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Irma-Related Lawsuits Against FP&L Smell Like Greed and Petty Politics

Irma-Related Lawsuits Against FP&L Smell Like Greed and Petty Politics

In the days following Hurricane Irma, a handful of elected officials across the state became inundated with calls from frustrated constituents who were still waiting for power to be restored. The politicians, thinking only of how Irma’s damage could hurt them at the ballot box, started pointing the finger of blame at the power companies, setting arbitrary deadlines for power to be restored, and threatened lawsuits. Hurricane Irma couldn’t have taken a more destructive path for the s…
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Miami startup raises $1M to provide affordable legal services online

Miami startup Court Buddy has raised $1 million, a milestone event that puts the company among just 14 to have raised seven figures or more in …
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No charges for man who asked if US senator’s child kidnapped

A man who was kicked out of a televised town hall for asking Republican U.S. Sen. Pat Toomey an unsettling question about whether his daughter had been kidnapped won’t face charges, a prosecutor said Monday. Simon Radecki’s question was inappropriate and offensive but was within the bounds of free speech, District Attorney John Morganelli said, overruling police who initially planned to charge him. Radecki, a 28-year-old activist, was picked ahead of time to be one of Toomey’s questioners at the Aug. 31 event at a PBS station in Bethlehem. When it was his turn, he thanked Toomey for taking questions but then veered off-script and said: “I know we’ve been here a while. You probably haven’t seen the news. Can you confirm whether or not your daughter Bridget has been kidnapped?” Police yanked Radecki off stage as he continued, “The reason I ask is because that’s the reality of families that suffer deportation … .” Nothing happened to Toomey’s daughter, and Toomey called it a “ridiculous question.” The rest of the town hall went on without incident. Radecki said Monday he was trying to make a point about the Deferred Action for Childhood Arrivals program, or DACA. President Donald Trump recently ended the Obama-era program, which shielded from deportation nearly 800,000 young immigrants who were brought to the U.S. illegally as children, and gave Congress six months to come up with a replacement. Bethlehem police initially told Radecki he would be charged, but Morganelli told them to hold off while he reviewed the case. The prosecutor said he considered two charges — disrupting a public meeting and disorderly conduct — and concluded that Radecki broke no law. “Clearly, Mr. Radecki’s question was stated in a callous manner without regard for what impact it might have on Senator Toomey” or his family, Morganelli said. “Nevertheless, the criminal law cannot be utilized to remedy insensitive conduct.” Morganelli, a Democrat, informed Toomey of his decision via text. Toomey replied that he understood, the prosecutor said. Toomey’s spokesman, Steve Kelly, called Radecki’s question “reprehensible” and “inherently threatening,” but he said the senator accepted Morganelli’s legal judgment. Witold Walczak, legal director for the American Civil Liberties Union’s Pennsylvania chapter, said Morganelli made the right call. “The government can’t prosecute people for asking elected officials dumb, provocative or even offensive questions, just like prosecutors can’t charge politicians for making stupid and insulting statements (boy would they be busy!),” Walczak said via email. “Freedom of speech doesn’t always produce kind, thoughtful and wise expression.” Radecki works for Make the Road Pennsylvania, an advocacy group for Hispanic immigrants. He said the hypothetical question was planned by the group and was meant to convey how thousands of immigrant parents fear their children will be deported. Asked how he felt about Morganelli’s decision, Radecki said: “My friends who are DACA recipients are way more on my mind than what happened today. My concern (is) about what could happen to them in the next few months or next few years, the tons and tons of people who now need to prepare for who knows what.” Toomey has said that while people brought to the U.S. illegally as children are “not at fault and deserve our support,” President Barack Obama didn’t have legal authority to create the DACA program. He called on Congress to pass a comprehensive immigration overhaul that includes an accommodation for young immigrants.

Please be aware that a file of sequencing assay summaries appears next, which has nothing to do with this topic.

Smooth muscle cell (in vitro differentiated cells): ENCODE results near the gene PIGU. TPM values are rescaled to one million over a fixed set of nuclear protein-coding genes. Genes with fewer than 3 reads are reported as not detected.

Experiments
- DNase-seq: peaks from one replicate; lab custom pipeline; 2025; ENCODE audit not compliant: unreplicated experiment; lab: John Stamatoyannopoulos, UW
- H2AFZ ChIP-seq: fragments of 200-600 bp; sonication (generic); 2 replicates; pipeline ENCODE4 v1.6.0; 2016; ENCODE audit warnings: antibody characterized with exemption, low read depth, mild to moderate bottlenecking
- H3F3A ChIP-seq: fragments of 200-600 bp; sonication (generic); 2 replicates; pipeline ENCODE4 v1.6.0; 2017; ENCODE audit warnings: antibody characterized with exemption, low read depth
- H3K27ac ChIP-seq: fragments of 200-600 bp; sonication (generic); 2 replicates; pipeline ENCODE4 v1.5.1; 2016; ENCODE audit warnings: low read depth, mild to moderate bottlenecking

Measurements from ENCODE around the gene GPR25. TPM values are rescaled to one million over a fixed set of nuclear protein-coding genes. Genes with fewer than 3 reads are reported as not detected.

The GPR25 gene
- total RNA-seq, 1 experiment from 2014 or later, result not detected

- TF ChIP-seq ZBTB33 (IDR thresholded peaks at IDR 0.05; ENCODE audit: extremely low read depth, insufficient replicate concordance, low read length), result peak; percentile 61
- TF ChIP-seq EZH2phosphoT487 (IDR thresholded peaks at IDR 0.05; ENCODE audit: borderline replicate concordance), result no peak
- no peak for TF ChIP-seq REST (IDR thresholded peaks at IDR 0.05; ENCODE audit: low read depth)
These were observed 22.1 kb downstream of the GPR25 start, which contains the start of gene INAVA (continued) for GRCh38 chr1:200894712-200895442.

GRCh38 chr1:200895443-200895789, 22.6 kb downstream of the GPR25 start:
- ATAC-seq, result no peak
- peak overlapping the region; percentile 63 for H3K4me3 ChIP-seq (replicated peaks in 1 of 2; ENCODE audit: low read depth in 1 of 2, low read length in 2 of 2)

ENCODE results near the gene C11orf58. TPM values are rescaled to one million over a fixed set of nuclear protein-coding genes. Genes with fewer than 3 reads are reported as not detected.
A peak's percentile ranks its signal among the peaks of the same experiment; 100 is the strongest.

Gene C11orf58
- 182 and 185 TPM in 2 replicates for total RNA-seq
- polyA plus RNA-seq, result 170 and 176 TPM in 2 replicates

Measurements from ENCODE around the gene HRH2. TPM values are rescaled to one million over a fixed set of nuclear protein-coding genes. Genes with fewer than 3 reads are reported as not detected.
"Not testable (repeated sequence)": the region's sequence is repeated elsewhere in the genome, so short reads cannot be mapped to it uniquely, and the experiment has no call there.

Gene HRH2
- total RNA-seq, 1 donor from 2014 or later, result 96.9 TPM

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Court: Inmate fired as law librarian can sue for retaliation

A federal appeals court has reinstated a lawsuit filed by an inmate who lost his job at a Pennsylvania county jail’s law librarian, allegedly for helping other inmates conduct legal research. The Altoona-Mirror reports Monday that the 3rd U.S. Circuit Court of Appeals has reinstated Gary Vaughn Jr.’s lawsuit against Cambria County prison officials and the judge who ordered him removed last year. Vaughn ran a pawn shop called Gary’s Steals and Deals and was sentenced earlier this year to federal…
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A look at the president’s immigration demands

President Donald Trump has unveiled a long list of immigration priorities he says must be included as part of any legislative package extending protections for young immigrants brought to the U.S. illegally as children. What the president is demanding from Congress: BORDER SECURITY —Construct a wall along the southern border; increase security on the northern border. —Make it easier to deport unaccompanied minor children caught crossing the border. The U.S. experienced a surge of border cro…
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